- The Washington Times - Tuesday, May 11, 2004

The New York Yankees are winning again, which means it’s time to rev up the complaining and criticizing. You will hear, with their $183 million payroll and All-Star lineup, that the Yankees are too big, too powerful, too rich. They are ruining the game and trying to buy a pennant, which is wrong because they are trying to buy a World Series.

Today’s Yankees, well, they’re a nice team. The Yankees of yesteryear were a dynasty, the greatest in sports.

The Yankees of long ago did not simply try; they just did. They won far more and with greater authority than today’s Yankees. For the better part of five decades in general and one remarkable 18-year span in particular, the Yankees shattered any pretext of competition.

Today, when he walks into the clubhouse, Yankees general manager Brian Cashman is literally surrounded by the most expensive team assembled in any sport. Here a Gary Sheffield, there an Alex Rodriguez, everywhere a Mike Mussina, Kevin Brown, Jason Giambi, Jose Contreras, Javier Vazquez or Hideki Matsui, all acquired via free agency or trades.

And don’t forget the home-grown Derek Jeter, Jorge Posada, Bernie Williams and Mariano Rivera, Yankees for life, probably, because the Yankees can afford to keep them.

Cashman, the 36-year-old Catholic University graduate, is, along with owner George Steinbrenner, responsible for putting it all together. Cashman was asked during spring training what he made of the relentless drumbeat of criticism and the accusations that his team is single-handedly destroying the competitive balance in baseball.

“The criticism has been the same whether it’s 1924 or 2004,” Cashman said. “It’s the same stuff, year after year. All I know is they’ve been complaining about the Yankees for quite some time. Since I’ve been here it’s been that way, and it was well before me and it will be well after me.”

The complaining, briefly supplanted by panic when the Yankees stumbled out of the gate before winning 10 of their last 12 games, might be the same. But the tone is decidedly different. It is a serious, angry tone, tripping alarms and punctuating fire and brimstone warnings that unless something is done the game will be ruined. Heavy stuff.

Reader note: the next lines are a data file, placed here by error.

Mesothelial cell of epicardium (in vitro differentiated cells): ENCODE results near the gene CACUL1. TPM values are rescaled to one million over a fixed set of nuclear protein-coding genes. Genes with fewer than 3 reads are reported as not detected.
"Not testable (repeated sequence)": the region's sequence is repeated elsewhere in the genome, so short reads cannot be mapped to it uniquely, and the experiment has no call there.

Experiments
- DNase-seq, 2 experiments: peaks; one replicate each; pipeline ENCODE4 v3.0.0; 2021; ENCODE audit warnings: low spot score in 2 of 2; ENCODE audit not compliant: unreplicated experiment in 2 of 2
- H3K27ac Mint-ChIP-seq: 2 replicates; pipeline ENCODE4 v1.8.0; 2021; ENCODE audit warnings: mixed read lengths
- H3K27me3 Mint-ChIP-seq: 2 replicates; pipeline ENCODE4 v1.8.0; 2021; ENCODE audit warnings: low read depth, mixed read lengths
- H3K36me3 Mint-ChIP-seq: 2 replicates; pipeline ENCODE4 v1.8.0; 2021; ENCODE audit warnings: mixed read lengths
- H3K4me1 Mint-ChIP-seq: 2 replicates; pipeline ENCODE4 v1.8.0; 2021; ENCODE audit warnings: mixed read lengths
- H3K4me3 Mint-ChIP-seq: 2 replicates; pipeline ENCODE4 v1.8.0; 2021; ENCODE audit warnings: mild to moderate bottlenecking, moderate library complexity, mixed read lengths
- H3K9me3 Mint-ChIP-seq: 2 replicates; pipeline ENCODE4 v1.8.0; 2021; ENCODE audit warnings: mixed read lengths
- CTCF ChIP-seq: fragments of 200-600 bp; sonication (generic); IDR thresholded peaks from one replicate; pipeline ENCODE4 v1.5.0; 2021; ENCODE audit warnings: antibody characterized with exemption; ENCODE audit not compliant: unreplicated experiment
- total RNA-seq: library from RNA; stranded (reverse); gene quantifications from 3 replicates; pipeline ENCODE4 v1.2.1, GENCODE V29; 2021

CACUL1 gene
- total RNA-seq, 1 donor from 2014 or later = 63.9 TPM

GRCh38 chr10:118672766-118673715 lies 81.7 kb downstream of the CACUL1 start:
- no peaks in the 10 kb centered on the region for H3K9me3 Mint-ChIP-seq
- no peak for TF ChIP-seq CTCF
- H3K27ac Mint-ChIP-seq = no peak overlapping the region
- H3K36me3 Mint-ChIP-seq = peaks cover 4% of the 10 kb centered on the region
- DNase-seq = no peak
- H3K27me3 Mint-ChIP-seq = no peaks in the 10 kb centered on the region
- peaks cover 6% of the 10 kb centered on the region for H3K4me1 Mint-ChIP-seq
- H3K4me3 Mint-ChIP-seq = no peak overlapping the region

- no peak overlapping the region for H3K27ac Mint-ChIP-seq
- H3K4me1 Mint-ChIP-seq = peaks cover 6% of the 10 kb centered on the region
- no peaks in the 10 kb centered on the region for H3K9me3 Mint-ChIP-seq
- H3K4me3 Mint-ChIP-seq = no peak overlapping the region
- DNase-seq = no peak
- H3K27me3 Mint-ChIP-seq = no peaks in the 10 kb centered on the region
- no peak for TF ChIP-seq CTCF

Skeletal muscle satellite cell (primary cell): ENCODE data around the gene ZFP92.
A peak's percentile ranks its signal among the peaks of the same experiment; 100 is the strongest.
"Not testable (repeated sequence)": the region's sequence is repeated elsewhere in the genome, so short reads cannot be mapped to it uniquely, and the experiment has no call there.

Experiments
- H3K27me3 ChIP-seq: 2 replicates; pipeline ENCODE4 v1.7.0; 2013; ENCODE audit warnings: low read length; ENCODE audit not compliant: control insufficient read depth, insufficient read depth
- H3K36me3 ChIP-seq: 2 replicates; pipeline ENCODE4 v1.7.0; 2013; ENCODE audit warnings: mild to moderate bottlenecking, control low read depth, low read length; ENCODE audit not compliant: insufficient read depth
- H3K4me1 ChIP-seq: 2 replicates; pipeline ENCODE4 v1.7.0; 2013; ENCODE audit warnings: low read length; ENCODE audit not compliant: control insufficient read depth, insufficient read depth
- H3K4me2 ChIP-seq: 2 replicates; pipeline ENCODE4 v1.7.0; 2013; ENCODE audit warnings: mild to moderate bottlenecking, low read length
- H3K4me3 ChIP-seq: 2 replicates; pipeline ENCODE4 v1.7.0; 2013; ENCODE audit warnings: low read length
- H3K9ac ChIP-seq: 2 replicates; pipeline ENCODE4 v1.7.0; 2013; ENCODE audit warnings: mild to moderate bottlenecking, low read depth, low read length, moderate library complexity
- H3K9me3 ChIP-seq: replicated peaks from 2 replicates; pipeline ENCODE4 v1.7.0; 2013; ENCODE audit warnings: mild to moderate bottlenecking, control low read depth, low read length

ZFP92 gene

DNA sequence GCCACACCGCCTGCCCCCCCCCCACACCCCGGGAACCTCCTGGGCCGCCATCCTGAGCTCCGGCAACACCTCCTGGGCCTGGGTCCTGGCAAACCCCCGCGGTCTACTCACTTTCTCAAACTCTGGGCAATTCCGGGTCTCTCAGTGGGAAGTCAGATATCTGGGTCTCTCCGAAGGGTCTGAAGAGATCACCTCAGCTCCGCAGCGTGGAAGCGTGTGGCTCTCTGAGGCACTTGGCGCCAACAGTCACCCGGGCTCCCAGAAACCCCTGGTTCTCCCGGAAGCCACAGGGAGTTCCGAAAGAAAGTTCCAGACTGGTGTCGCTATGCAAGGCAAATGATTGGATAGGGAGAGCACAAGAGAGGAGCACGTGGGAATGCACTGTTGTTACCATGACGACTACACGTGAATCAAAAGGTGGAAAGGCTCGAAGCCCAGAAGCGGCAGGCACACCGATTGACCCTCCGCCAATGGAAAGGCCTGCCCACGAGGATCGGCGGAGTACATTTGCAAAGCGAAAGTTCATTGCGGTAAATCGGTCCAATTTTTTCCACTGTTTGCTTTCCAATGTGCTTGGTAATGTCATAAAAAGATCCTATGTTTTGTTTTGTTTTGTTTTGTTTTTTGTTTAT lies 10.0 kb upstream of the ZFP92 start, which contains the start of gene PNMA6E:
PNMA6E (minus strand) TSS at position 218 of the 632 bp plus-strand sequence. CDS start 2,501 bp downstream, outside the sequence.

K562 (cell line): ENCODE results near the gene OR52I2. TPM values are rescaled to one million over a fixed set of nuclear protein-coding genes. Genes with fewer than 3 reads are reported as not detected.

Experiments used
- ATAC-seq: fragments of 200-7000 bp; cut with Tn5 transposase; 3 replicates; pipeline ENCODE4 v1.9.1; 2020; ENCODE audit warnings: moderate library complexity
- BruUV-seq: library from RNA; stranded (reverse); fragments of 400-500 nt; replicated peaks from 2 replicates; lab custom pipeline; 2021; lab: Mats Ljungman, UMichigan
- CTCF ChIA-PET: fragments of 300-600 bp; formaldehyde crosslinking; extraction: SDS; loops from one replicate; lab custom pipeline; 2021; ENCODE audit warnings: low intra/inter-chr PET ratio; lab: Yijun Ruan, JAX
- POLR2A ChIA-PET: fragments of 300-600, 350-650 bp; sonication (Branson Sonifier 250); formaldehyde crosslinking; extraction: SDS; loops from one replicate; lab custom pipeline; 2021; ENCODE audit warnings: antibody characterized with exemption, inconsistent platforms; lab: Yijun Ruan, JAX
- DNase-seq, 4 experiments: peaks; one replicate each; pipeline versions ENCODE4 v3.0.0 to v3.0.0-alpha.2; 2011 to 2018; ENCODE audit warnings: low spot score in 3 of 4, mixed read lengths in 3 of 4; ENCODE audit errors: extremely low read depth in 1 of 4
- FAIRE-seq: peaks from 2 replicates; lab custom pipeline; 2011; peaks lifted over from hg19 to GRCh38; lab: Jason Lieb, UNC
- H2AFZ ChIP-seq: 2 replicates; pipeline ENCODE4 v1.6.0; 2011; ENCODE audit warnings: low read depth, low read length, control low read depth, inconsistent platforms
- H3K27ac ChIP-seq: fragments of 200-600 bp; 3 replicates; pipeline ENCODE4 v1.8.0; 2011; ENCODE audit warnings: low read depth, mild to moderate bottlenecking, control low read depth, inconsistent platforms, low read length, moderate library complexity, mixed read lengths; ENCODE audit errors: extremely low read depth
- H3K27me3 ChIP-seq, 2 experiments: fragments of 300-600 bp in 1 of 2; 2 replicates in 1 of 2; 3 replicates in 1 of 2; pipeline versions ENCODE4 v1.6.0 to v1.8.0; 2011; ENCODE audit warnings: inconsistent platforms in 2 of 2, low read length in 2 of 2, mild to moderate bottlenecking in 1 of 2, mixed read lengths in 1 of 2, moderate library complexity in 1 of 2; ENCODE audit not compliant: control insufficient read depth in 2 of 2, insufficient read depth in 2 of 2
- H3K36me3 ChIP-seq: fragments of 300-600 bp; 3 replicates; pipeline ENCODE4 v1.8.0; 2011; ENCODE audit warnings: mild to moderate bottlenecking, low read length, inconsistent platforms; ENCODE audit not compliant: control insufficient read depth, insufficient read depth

But the Yankees are different, too. They are not as good as they once were, back in what many wistfully recall as the good old days of baseball.

For all their wealth and success during the last decade, for all of Steinbrenner’s ceaseless presence and pressure and need to spend that supposedly unfairly tips the scales, the Yankees are no match for their ancestors, who dominated the game like no other team in any sport.

“Nobody wanted to change the system then,” notes author and former Yankees pitcher Jim Bouton.

It began, of course, after Col. Jacob Ruppert bought Babe Ruth from the Boston Red Sox in 1920. The first pennant was in 1923. From that point, throughout the 1920s and 1930s and into the 1940s, they were baseball’s best and most recognizable club.

But Yankees supremacy reached a new level after World War II when, from 1947 through 1964, they won 15 pennants and 10 World Series — including five straight — in 18 seasons. One of the rare times they did not finish first, 1954, they had 103 wins in 154 games.

With Hall of Famers like Joe DiMaggio, Whitey Ford, Mickey Mantle and the ever-present Yogi Berra, plus an endless supply of replacement parts, they were so good, so coldly efficient that it was said that rooting for the Yankees was like rooting for U.S. Steel or General Motors, depending on your industrial giant of choice.

Then, as now, they were baseball’s richest team.

But instead of exploiting free agency (which didn’t exist) or trading for superstars and their crazy salaries, they put their resources into scouting and building a vast farm system. There was no amateur draft, either, a great equalizer today.